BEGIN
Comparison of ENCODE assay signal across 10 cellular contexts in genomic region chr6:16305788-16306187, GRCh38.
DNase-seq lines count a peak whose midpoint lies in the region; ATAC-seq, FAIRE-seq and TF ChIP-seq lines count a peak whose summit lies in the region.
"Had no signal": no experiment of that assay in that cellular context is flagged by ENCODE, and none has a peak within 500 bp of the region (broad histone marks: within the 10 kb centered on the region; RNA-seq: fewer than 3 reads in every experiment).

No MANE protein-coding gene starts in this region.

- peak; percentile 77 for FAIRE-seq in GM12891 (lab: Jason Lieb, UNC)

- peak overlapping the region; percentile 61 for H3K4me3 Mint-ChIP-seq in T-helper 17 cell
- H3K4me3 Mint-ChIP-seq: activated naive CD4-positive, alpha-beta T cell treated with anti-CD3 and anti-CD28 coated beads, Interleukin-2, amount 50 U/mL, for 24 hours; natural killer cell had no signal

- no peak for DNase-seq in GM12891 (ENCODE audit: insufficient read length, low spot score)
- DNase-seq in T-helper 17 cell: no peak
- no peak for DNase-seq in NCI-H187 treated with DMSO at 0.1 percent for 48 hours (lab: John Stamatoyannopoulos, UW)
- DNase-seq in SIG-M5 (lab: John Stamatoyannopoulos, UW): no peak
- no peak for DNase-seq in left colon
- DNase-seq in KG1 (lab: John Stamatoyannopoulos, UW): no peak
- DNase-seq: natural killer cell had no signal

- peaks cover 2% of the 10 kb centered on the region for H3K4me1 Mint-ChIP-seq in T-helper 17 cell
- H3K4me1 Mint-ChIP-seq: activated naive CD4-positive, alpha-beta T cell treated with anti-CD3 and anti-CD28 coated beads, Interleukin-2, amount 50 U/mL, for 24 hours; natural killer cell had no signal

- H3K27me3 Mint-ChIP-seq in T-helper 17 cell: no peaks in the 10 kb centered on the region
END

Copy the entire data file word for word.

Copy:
Comparison of ENCODE assay signal across 10 cellular contexts in genomic region chr6:16305788-16306187, GRCh38.
DNase-seq lines count a peak whose midpoint lies in the region; ATAC-seq, FAIRE-seq and TF ChIP-seq lines count a peak whose summit lies in the region.
"Had no signal": no experiment of that assay in that cellular context is flagged by ENCODE, and none has a peak within 500 bp of the region (broad histone marks: within the 10 kb centered on the region; RNA-seq: fewer than 3 reads in every experiment).

No MANE protein-coding gene starts in this region.

- peak; percentile 77 for FAIRE-seq in GM12891 (lab: Jason Lieb, UNC)

- peak overlapping the region; percentile 61 for H3K4me3 Mint-ChIP-seq in T-helper 17 cell
- H3K4me3 Mint-ChIP-seq: activated naive CD4-positive, alpha-beta T cell treated with anti-CD3 and anti-CD28 coated beads, Interleukin-2, amount 50 U/mL, for 24 hours; natural killer cell had no signal

- no peak for DNase-seq in GM12891 (ENCODE audit: insufficient read length, low spot score)
- DNase-seq in T-helper 17 cell: no peak
- no peak for DNase-seq in NCI-H187 treated with DMSO at 0.1 percent for 48 hours (lab: John Stamatoyannopoulos, UW)
- DNase-seq in SIG-M5 (lab: John Stamatoyannopoulos, UW): no peak
- no peak for DNase-seq in left colon
- DNase-seq in KG1 (lab: John Stamatoyannopoulos, UW): no peak
- DNase-seq: natural killer cell had no signal

- peaks cover 2% of the 10 kb centered on the region for H3K4me1 Mint-ChIP-seq in T-helper 17 cell
- H3K4me1 Mint-ChIP-seq: activated naive CD4-positive, alpha-beta T cell treated with anti-CD3 and anti-CD28 coated beads, Interleukin-2, amount 50 U/mL, for 24 hours; natural killer cell had no signal

- H3K27me3 Mint-ChIP-seq in T-helper 17 cell: no peaks in the 10 kb centered on the region